Graftel verifies sensor operation in nuclear leak monitoring equipment

Founded in 1991 and headquartered in Roselle, Illinois, Graftel has emerged as the industry leader for nuclear facility leakage rate monitoring in the US. Regular monitoring both satisfies federal NRC regulations and serves as a preventative measure to help keep the working environment safe for power plant employees. From portable local leakage rate tests (LLRTs) to building-scale integrated leakage rate tests (ILRTs), Graftel is the preferred partner in testing for leakages at more than 90% of America’s nuclear power plants, as well as many others around the world.

Integrated leak rate test verification

The Nuclear Regulatory Commission (NRC) requires that all nuclear power plants undergo regular testing to ensure they comply with containment leakage requirements according to NRC 10 CFR 50 Appendix J. The requirements include three types of testing:

  • Type A tests measure the overall integrated leakage rate for the primary reactor containment.
  • Type B tests measure local leakage for primary reactor containment penetrations, including airlocks and electrical penetrations.
  • Type C tests measure containment isolation valve leakage rates.

Graftel’s 1201 smart sensor makes ILRTs more efficient.

Graftel invented their smart sensor technology for Type A ILRTs in 1993. Since then, Graftel’s ILRT has become the primary system used in the US. Smart sensors have made ILRTs more efficient by reducing both the time and the number of penetrations required to set up and conduct the tests. Not only does Graftel design and manufacture the smart sensors used in the ILRT, but they also calibrate them. After years of experience in calibrating their own instruments, Graftel established a top-notch calibration laboratory that is ISO 17025 certified and now services flow, pressure, temperature, and humidity instrumentation.

During an ILRT, Graftel engineers pressurize the reactor building to 46 PSIG for a period of 8 hours. More than 50 Graftel smart sensors mounted inside the reactor return continuous temperature and humidity data to calculate pressure decay throughout the testing period.

Following the conclusion of the primary test, the Graftel team performs a verification test. Using pressure taps in the building, the team induces a steady leak of about 50 SLPM. During this test, Alicat mass flow meters monitor the actual leakage rate as the smart sensors continue to report their data.

The two data sets are compared to verify that the smart sensors are operating within the required accuracy specifications. Graftel relies upon Alicat mass flow meters for their measurement accuracy and insensitivity to changes in pressure and temperature during the 5-hour verification test.

Graftel LLRT monitor

A Graftel LLRT Specialist displays their LLRT monitor (Model 9623).

Local leakage rate test (LLRT) monitors

Sometimes, the most devastating failures are caused by the smallest of components: valves, flanges, or electrical penetrations. Having secured their position in Type A testing, Graftel began to design a portable leakage rate monitor that would be suitable for Type B and C testing in nuclear facilities. Today, Graftel’s local leakage rate test (LLRT) monitor (Model 9623) is a rugged, high-precision device capable of performing B and C testing via either flow make-up or pressure decay methods.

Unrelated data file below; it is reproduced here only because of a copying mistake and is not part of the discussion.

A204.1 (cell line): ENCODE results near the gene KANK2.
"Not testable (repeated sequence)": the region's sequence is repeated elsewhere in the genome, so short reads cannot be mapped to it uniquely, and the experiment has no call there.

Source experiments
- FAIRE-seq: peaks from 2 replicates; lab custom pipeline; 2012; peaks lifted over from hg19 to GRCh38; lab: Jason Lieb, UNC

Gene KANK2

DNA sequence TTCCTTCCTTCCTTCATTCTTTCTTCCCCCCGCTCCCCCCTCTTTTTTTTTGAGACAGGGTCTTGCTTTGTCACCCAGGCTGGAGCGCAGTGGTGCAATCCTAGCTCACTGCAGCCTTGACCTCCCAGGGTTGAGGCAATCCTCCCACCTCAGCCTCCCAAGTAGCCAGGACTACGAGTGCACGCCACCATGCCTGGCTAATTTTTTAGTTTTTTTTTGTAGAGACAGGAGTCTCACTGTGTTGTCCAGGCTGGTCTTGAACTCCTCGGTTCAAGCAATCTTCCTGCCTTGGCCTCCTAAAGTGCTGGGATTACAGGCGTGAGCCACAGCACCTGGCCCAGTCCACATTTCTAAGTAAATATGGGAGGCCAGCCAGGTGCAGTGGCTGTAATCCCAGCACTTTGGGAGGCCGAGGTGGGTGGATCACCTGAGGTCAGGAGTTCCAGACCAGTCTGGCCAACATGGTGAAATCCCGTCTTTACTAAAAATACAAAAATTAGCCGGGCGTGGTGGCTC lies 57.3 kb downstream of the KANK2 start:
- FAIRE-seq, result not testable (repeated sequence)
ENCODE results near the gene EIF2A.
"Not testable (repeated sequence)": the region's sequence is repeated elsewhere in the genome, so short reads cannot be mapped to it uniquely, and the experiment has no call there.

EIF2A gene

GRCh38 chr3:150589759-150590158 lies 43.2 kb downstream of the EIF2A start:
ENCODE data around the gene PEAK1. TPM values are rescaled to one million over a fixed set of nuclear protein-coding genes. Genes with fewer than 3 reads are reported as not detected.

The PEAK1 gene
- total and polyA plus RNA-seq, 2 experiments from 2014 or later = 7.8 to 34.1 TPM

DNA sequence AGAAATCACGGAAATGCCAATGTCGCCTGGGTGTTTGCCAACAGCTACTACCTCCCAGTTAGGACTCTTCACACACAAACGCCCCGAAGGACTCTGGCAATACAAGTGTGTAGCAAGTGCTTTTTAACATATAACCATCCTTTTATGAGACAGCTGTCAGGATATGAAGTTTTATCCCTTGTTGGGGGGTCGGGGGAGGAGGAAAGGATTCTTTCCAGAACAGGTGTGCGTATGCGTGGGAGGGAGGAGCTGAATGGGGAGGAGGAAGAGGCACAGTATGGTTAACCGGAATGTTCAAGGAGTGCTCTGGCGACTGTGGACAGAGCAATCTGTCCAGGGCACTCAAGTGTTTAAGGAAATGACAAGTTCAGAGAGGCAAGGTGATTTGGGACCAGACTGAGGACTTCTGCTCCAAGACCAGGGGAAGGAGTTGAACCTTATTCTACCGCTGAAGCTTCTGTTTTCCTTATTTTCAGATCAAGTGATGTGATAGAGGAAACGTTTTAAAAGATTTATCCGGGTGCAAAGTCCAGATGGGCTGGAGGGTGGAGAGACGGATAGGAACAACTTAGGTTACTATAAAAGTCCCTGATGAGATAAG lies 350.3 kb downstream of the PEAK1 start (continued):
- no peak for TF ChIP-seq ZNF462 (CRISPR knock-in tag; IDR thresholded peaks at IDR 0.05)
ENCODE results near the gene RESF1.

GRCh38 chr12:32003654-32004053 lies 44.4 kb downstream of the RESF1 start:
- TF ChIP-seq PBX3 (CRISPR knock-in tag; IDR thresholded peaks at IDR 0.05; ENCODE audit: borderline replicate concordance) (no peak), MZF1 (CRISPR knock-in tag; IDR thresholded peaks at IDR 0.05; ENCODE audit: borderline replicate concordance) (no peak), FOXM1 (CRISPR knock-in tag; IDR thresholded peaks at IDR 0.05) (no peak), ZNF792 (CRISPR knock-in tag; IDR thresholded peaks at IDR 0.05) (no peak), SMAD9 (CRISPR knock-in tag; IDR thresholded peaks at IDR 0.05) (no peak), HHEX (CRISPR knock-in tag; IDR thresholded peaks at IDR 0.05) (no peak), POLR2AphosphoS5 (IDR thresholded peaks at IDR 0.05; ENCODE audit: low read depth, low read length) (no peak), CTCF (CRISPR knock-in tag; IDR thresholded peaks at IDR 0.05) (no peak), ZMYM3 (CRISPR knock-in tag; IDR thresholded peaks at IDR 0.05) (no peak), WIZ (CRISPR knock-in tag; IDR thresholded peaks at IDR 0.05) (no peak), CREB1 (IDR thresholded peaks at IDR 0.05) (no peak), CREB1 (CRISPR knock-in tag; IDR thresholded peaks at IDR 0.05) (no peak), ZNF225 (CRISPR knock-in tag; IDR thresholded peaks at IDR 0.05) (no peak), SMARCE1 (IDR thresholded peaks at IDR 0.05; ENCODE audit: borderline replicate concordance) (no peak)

Graftel’s 9623 Model S LLRT flow standard (left) is used to calibrate other leak rate monitors that cannot leave site. Graftel’s current 9623 Model EV (right) with integrated air generator and internal battery operates with no power source.

In a typical Type B test on a containment airlock, the airlock is sealed and pressurized to 50 PSIG. Air or nitrogen is supplied to the LLRT pressure regulator, which maintains the designated test pressure within the airlock. If the regulator allows additional flow into the airlock to maintain the test pressure, then this is evidence that leaks are present. The flow rate into the airlock reveals the degree of leakage out of the airlock. Every LLRT incorporates three Alicat mass flow meters to monitor high, medium, and low flow ranges, depending upon the needs of the particular test.

Whereas an airlock Type B test may require a high or medium range, a Type C test on an isolation valve may require the lowest flow range. Custom flow ranges may be ordered from Graftel as individual nuclear plant needs require them. Graftel also offers an LLRT version (9623 Model S) that serves as a leakage rate monitoring standard with four Alicat mass flow meters inside.

As OEM components for the LLRT, Alicat’s mass flow meters were an easy choice for Graftel. Alicat’s RS-232 communications protocol is standard on every mass flow meter and supports multi-drop natively. This allows easy integration of three Alicats with a single user interface designed by Graftel. The LLRT touch screen and Graftel programming allows users to directly access meter functions such as tare and gas select from a central interface. Since the LLRT is intended to be a rugged, portable unit, the mass flow meters inside it must also satisfy these conditions. With no moving parts or power-consuming heating elements, Alicat mass flow meters are energy-efficient and insensitive to bumps, vibrations, or changes in orientation.

Some of Graftel’s earliest LLRTs have returned for maintenance still holding their original calibration accuracy after 11 years of use in the field. When radioactive contamination or other local plant conditions make annual recalibrations at the factory impossible, nuclear power plant engineers need to know they can still trust their leakage rate monitors. Together, Graftel and Alicat make that possible.


Alicat mass flow meters in Graftel LLRT

Alicat mass flow meters in Graftel LLRT standard

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